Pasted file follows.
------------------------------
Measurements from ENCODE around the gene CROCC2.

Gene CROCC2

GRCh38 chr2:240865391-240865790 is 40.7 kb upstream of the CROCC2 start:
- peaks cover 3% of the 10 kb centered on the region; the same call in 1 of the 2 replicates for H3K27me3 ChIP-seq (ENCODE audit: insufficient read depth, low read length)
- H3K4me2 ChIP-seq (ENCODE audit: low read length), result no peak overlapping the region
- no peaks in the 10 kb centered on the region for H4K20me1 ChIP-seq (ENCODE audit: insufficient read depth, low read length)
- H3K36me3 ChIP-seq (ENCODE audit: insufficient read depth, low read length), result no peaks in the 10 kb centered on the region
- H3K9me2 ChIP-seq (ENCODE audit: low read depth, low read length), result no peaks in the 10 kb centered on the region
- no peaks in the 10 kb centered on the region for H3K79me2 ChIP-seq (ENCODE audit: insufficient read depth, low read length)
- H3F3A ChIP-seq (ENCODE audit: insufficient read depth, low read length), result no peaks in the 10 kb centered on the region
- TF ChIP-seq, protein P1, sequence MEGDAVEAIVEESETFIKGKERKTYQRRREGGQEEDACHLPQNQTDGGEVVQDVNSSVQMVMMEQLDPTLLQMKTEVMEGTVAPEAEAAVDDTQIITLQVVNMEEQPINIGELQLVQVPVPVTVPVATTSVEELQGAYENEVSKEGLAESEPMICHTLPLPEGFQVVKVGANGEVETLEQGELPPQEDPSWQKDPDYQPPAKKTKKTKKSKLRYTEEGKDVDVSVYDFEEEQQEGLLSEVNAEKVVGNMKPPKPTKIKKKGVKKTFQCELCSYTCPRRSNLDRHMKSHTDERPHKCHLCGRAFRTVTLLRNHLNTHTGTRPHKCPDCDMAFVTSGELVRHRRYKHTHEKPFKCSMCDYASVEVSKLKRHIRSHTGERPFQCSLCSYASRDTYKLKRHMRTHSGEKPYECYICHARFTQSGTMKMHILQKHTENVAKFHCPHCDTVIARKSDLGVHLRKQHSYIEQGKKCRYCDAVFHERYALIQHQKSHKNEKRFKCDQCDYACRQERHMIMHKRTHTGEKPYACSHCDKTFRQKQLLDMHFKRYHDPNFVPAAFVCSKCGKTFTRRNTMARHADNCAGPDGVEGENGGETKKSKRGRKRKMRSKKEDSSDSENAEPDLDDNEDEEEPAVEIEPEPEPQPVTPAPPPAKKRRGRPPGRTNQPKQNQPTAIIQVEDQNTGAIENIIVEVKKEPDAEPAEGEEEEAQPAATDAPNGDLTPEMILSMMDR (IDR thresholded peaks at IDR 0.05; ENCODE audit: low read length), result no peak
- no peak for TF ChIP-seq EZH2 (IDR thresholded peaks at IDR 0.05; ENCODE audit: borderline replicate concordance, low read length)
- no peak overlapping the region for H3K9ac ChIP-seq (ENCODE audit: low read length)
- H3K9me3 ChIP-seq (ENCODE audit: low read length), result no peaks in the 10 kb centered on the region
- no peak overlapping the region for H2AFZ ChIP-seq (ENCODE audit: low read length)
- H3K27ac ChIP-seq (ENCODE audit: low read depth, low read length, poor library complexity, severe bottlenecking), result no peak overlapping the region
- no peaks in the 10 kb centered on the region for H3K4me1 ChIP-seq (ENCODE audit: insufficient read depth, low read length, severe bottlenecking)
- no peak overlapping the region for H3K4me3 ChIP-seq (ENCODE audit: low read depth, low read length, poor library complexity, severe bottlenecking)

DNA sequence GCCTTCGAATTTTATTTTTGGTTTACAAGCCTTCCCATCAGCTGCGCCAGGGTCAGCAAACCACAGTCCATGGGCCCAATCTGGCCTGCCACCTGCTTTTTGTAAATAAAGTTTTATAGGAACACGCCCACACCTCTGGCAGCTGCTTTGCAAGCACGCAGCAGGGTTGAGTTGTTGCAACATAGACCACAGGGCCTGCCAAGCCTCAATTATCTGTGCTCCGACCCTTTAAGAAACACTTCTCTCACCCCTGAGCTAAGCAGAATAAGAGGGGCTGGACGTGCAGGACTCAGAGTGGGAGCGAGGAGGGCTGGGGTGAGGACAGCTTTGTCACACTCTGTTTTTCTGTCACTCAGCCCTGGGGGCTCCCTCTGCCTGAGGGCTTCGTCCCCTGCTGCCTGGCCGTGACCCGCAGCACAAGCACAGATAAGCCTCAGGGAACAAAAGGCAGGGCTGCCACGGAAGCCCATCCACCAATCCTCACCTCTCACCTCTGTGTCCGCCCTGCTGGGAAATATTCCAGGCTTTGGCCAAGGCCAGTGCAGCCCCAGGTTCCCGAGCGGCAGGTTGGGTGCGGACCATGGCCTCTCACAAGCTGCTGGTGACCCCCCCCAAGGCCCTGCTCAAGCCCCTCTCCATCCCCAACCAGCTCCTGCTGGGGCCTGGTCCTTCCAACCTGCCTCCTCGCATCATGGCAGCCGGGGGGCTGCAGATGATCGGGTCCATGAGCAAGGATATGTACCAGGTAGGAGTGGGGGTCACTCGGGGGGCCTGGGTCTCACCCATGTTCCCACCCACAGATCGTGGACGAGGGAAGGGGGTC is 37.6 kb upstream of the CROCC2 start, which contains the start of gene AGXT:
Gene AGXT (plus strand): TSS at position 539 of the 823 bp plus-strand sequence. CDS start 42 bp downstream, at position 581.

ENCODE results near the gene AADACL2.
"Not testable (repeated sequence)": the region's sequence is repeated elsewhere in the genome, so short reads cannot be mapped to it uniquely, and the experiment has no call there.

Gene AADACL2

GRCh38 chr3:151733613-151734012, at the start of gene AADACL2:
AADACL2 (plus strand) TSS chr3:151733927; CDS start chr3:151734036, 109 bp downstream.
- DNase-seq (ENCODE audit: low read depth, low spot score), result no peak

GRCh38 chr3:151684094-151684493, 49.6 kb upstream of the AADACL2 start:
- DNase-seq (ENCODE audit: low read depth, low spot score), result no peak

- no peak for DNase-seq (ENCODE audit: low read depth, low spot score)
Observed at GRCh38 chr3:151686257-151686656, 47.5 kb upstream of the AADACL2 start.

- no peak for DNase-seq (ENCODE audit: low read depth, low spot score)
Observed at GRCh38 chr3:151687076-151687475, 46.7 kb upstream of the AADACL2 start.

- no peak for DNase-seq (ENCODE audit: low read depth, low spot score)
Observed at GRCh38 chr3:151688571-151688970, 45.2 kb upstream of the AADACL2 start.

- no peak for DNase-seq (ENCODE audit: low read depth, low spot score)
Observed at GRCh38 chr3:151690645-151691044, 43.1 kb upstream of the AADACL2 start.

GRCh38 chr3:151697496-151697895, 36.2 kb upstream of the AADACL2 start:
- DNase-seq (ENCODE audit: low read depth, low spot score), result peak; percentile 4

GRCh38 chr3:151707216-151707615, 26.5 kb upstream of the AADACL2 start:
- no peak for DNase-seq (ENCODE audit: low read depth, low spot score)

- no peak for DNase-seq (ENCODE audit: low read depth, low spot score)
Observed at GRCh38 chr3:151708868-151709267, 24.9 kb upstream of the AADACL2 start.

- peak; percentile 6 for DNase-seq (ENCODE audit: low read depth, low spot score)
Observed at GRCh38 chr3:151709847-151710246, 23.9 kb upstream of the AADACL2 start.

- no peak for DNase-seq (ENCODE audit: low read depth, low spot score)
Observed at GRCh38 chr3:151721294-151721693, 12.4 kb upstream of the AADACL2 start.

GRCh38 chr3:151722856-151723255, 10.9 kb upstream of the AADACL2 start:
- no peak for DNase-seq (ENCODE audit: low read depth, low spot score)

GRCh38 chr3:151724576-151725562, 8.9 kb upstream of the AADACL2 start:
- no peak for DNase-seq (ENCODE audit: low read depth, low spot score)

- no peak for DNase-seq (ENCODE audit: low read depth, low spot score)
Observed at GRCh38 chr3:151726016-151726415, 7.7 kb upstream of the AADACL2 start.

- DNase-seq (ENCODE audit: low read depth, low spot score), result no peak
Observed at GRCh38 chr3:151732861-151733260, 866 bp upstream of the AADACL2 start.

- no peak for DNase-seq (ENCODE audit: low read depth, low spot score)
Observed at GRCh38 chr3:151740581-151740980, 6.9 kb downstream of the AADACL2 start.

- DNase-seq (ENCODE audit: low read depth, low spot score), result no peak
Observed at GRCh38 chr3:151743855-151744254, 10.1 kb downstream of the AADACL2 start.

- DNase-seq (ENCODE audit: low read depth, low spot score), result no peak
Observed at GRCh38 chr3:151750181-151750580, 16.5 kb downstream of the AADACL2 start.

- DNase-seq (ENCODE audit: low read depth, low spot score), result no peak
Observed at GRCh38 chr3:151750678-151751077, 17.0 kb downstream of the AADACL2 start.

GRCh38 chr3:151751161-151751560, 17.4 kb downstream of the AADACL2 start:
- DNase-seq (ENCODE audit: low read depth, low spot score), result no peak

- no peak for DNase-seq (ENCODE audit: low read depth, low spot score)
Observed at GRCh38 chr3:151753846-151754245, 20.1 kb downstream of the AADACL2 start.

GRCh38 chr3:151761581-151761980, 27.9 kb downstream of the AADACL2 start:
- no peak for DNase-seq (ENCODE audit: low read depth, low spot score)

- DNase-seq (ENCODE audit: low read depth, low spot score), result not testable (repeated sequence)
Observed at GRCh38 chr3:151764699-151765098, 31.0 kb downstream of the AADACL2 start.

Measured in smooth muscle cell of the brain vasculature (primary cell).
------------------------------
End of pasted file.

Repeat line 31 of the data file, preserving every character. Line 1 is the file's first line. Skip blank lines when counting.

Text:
- no peak for DNase-seq (ENCODE audit: low read depth, low spot score)